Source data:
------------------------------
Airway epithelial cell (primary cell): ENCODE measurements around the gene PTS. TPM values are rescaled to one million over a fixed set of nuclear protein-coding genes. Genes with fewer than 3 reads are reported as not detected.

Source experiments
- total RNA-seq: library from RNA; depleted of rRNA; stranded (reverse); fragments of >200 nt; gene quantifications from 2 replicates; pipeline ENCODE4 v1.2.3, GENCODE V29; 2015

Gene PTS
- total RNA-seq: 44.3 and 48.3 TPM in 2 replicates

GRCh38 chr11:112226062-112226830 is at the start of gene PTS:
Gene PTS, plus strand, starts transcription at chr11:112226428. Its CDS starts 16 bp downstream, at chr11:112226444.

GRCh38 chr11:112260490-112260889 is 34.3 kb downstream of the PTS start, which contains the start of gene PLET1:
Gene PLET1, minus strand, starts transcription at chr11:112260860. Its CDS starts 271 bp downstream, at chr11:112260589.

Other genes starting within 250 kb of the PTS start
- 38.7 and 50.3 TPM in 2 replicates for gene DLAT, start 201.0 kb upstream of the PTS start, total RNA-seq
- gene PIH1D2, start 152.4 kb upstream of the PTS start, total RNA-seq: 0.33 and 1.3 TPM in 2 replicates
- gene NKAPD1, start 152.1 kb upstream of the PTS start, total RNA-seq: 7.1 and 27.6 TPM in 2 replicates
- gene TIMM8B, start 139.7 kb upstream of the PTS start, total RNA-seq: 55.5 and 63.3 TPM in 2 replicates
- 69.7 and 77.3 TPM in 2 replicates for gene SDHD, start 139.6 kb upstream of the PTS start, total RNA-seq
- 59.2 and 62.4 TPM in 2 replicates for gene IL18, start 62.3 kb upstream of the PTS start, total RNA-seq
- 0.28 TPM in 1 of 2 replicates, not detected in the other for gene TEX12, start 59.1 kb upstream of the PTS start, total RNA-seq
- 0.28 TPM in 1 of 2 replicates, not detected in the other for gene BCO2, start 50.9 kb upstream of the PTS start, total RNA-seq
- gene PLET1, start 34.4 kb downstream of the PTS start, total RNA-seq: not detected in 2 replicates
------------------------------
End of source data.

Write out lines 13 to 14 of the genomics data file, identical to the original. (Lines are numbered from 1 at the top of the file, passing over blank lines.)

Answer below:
- gene NKAPD1, start 152.1 kb upstream of the PTS start, total RNA-seq: 7.1 and 27.6 TPM in 2 replicates
- gene TIMM8B, start 139.7 kb upstream of the PTS start, total RNA-seq: 55.5 and 63.3 TPM in 2 replicates